By Beth Baumann, Alien Gear Holsters
In light of the recent San Bernardino terrorist attacks, many states are beginning to relax their restrictions on concealed carry weapons (CCWs). Because of this change in policy, in combination with the December tragedy, Americans are purchasing smaller guns that can be used as CCWs. The reason people are moving to smaller guns? It’s easier to store, conceal and find concealed carry holsters that don’t leave an imprint.
When the San Bernardino attack took place, I was working a couple freeway exits up from Inland Regional Hospital (IRC). I saw the community come together to support one another, but I also saw something completely different: a community that was fairly against guns – particularly CCWs – becoming suddenly fond of the idea of packing. It took the death of 14 people and a national tragedy to make an anti-gun community open their eyes to the possibility – and probability – of becoming law-abiding, concealed carrying citizens.
In the days and weeks after the horrific event took place, people began flocking to the county Sheriff’s office, requesting their own concealed carry permit. By late last month, the San Bernardino County Sheriff’s office had a backlog of concealed carry permit requests; their CCW applications increased by nine-fold.
While fear has ignited the recent traffic increase the gun industry has seen, the reasoning for wanting to own a firearm remains the same: people want to know how to protect themselves should they need to in a self-defense type of situation.
When mass shootings take place, particularly on a college campus or in a public setting, the community is quick to jump on the bandwagon by demanding instant gun control. What that section of the population fails to understand is the deep conscious divide between a responsible gun owner and a criminal. Responsible gun owners make a conscious decision to make sure their firearm is properly locked and stowed when not in use. They go through extensive background checks and pay fees. Criminals, on the other hand, illegally obtain their weapons. They aren’t going through the same background checks as the average citizen and, chances are, they aren’t properly storing their firearms.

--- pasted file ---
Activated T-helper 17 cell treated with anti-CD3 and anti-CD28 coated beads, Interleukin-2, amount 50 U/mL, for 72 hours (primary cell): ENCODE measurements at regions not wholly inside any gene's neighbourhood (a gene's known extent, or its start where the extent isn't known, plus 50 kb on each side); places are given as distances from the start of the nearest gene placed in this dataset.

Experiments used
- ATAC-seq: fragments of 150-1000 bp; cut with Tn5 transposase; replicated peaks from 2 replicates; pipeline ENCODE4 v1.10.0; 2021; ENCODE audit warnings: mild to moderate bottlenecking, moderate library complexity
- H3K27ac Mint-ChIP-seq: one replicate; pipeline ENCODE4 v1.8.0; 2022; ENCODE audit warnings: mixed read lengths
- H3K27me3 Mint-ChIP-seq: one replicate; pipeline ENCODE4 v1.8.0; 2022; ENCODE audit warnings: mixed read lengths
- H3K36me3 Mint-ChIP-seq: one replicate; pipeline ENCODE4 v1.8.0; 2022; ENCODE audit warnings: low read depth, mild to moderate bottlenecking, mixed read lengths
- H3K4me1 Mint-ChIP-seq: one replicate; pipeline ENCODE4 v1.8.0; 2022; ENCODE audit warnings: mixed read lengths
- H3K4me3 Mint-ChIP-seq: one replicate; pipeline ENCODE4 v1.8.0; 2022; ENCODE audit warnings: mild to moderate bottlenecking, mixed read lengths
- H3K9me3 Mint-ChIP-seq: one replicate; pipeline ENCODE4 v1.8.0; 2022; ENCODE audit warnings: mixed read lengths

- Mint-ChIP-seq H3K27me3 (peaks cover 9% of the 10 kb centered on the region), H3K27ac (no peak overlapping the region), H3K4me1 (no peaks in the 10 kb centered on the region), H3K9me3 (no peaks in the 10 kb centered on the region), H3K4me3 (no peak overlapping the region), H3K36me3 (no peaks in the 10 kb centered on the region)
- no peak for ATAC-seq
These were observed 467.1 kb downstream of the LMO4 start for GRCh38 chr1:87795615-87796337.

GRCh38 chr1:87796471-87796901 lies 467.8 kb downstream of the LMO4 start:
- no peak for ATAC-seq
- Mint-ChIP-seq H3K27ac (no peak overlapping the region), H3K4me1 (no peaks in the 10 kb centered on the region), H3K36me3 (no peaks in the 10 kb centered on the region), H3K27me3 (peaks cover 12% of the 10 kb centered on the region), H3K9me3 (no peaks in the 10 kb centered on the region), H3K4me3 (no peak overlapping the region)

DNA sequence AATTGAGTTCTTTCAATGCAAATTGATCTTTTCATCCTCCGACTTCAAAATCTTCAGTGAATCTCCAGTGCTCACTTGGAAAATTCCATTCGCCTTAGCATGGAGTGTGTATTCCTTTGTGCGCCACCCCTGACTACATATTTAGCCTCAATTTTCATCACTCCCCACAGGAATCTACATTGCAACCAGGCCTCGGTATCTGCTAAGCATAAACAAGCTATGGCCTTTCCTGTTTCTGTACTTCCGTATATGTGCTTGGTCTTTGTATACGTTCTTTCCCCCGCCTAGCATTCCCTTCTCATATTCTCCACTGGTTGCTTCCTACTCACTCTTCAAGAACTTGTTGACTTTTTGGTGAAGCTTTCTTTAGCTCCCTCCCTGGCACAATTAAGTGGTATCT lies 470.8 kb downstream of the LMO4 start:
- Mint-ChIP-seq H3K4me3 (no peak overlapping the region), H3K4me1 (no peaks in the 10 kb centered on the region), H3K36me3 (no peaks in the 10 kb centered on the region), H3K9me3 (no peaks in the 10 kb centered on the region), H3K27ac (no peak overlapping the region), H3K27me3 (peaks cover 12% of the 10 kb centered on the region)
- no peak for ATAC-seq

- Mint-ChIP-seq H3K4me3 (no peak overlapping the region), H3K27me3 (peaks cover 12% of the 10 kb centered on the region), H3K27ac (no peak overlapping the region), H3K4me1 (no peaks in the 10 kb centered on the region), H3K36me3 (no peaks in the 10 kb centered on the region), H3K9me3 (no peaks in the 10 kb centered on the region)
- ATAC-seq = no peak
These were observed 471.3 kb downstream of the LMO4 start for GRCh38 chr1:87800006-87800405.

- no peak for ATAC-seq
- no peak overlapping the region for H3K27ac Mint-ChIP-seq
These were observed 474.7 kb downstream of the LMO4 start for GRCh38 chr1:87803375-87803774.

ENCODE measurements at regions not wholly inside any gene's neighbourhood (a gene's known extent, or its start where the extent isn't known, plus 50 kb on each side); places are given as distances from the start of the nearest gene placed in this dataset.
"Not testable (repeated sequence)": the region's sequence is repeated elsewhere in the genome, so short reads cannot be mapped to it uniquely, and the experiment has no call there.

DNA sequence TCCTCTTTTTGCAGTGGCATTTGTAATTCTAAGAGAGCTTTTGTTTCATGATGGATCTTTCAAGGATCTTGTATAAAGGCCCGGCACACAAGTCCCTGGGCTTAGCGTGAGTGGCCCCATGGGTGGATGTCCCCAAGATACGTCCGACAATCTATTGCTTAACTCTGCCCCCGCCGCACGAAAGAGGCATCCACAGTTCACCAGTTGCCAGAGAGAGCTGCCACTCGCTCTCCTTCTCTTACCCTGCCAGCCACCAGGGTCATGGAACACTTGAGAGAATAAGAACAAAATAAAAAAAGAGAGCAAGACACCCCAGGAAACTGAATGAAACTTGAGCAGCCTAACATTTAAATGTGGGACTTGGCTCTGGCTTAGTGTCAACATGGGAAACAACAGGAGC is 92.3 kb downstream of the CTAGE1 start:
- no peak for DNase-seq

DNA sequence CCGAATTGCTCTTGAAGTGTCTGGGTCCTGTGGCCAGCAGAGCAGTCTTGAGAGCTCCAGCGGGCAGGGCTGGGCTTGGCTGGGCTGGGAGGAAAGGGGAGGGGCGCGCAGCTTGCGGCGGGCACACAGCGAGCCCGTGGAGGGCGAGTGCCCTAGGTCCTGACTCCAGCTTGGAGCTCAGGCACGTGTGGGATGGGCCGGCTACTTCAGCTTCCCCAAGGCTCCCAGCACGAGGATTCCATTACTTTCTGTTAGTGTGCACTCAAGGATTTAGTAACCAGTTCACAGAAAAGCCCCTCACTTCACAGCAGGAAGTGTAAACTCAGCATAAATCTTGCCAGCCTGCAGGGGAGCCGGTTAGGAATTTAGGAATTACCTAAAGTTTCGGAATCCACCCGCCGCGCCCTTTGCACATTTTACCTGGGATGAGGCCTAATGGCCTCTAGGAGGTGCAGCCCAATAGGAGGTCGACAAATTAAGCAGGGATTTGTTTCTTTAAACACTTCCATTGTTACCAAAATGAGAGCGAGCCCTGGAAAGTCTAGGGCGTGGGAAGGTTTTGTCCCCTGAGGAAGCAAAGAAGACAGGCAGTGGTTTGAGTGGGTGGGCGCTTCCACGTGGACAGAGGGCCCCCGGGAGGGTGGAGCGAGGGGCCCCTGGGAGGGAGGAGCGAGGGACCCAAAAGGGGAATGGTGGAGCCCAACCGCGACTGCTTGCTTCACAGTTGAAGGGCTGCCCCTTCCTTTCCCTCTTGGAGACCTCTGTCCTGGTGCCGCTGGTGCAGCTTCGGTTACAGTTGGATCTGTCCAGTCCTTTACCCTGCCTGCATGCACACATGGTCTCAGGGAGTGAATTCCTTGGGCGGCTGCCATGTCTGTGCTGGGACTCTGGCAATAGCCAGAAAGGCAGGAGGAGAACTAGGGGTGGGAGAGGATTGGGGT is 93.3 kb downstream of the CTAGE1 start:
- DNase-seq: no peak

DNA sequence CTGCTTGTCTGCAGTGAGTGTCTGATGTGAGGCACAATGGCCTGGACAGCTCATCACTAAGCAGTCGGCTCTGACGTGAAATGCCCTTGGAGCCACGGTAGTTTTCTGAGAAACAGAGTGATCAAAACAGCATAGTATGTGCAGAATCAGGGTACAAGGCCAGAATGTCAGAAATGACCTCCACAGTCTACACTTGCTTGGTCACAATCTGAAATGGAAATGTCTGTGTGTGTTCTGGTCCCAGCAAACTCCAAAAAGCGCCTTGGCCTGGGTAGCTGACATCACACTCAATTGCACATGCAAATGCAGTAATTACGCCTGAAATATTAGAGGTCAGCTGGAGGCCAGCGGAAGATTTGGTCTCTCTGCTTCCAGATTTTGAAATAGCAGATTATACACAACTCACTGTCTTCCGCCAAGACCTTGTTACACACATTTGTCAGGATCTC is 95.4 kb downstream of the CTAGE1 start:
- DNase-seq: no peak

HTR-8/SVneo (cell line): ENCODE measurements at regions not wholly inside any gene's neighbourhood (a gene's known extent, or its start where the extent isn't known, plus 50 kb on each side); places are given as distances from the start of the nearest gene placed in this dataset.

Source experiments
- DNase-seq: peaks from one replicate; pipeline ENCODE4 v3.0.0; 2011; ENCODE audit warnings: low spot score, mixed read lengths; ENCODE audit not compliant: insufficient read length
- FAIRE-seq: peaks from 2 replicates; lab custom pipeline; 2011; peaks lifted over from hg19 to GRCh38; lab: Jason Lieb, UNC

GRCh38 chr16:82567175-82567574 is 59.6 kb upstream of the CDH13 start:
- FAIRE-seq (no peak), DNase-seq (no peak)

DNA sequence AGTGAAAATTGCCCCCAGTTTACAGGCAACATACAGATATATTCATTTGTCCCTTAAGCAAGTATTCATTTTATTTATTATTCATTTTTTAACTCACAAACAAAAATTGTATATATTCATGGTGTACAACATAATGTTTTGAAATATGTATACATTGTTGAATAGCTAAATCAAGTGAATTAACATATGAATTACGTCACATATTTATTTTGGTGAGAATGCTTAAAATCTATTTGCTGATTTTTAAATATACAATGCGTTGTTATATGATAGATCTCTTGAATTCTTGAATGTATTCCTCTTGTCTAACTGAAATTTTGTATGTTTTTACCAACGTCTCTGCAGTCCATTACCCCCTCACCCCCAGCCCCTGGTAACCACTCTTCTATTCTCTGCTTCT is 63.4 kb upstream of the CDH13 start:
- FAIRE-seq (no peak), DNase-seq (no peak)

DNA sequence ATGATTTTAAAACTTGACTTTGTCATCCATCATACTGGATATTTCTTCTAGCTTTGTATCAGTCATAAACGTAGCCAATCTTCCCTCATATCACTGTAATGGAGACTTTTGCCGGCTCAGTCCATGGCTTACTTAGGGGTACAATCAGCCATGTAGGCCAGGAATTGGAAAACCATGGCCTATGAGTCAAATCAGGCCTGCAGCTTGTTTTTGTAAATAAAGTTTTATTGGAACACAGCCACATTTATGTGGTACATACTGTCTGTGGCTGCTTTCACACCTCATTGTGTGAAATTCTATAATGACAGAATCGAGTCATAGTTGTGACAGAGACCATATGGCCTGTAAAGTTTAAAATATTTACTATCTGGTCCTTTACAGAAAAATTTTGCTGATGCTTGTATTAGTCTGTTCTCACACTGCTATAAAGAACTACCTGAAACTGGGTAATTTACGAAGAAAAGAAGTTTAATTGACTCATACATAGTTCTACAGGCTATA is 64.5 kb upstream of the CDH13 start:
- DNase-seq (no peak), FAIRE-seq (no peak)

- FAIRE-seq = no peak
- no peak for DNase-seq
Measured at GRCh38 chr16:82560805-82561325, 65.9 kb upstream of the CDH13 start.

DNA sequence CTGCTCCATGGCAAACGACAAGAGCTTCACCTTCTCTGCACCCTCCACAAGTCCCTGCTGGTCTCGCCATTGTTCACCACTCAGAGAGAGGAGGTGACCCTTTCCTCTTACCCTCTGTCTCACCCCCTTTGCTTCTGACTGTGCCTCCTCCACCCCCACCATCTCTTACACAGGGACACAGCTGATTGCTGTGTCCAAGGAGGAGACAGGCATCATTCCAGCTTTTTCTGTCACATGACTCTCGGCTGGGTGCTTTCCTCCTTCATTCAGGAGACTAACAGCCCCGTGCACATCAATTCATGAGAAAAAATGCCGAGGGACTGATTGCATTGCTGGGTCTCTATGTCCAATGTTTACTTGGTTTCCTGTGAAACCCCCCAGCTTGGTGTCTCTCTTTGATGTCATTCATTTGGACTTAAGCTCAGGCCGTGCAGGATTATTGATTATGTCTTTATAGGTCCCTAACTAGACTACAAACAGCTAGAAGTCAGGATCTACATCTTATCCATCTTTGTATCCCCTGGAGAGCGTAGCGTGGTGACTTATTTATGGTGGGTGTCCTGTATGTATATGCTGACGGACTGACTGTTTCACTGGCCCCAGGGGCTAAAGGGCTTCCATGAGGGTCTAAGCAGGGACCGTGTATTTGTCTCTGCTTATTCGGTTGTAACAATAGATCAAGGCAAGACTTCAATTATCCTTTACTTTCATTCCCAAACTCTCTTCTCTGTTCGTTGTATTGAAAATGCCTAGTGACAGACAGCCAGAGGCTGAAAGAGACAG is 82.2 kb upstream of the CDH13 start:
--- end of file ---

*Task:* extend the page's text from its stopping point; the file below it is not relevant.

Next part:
According to the National Rifle Association’s Instate for Legislative Action (NRA-ILA), statistics prove that people who have concealed carry permits are statistically more law-abiding than those members of the general public. Based on NRA-ILA’s findings, “Florida has issued over 2.7 million carry permits – the most of any state – and has had to revoke only 0.006 percent (six one-thousandths of one percent) of them because of firearm crimes by permit holders.”
Since President Obama has come into office, the number of concealed carry permit carriers has tripled from 4.6 million in 2007 to 12.9 million in 2015. Part of this phenomenon has to do with the threat of anti-gun policies and appointments, the most recent one being the nomination of Merrick Garland.
According to the FBI, so far, in January and February 2016 alone, over 1.6 million background checks have been completed for handguns. My guess? That trend is going to continue, particularly throughout the remainder of the 2016 presidential election. The reason? People are unsure of the direction our country is going in politically. The gun control narrative has people flocking to gun shops to stock up on firearms, ammo and tactical gear. The possibility of the federal government limiting our Second Amendment right – or eliminating it all together – is a fear that could eventually become a reality.
Another recent phenomenon that has led to panic buying: The Energy Independence and Security Act of 2007, which aimed to move the United States towards greater energy independence by requiring consumers to switch from traditional incandescent light bulbs to energy efficient compact fluorescent bulbs. The fear of a drastic price increase made consumers anxious, in the same way that gun owners are anxious about the potential for an outright gun ban.
Until a new president is elected and his or her policies are vetted and implemented – or the Supreme Court takes up the issue of national reciprocity – Americans are going to continue to live in fear of losing their Second Amendment right. Instead of allowing the possibility of gun control to instill fear, we, as Americans, need to contact our Congressmen and women and make sure they know where we stand on the issue. They need to know that we, as gun owners, demand to have our Constitutional rights respected and defended. It’s time that the nation, as a whole, uses our voting rights to pick leaders who share our goals and values. A political leader who is willing to throw away our Second Amendment right is probably someone who is willing to also throw away our First Amendment right. Keep that in mind as the November election looms near.
Beth Baumann is outreach specialist for Alien Gear Holsters, a concealed carry holsters company. She is also a contributor to PolitiChicks and TheBlaze.
Please welcome Beth to the Daily Caller! Check here every Saturday for the CCW Weekend column.
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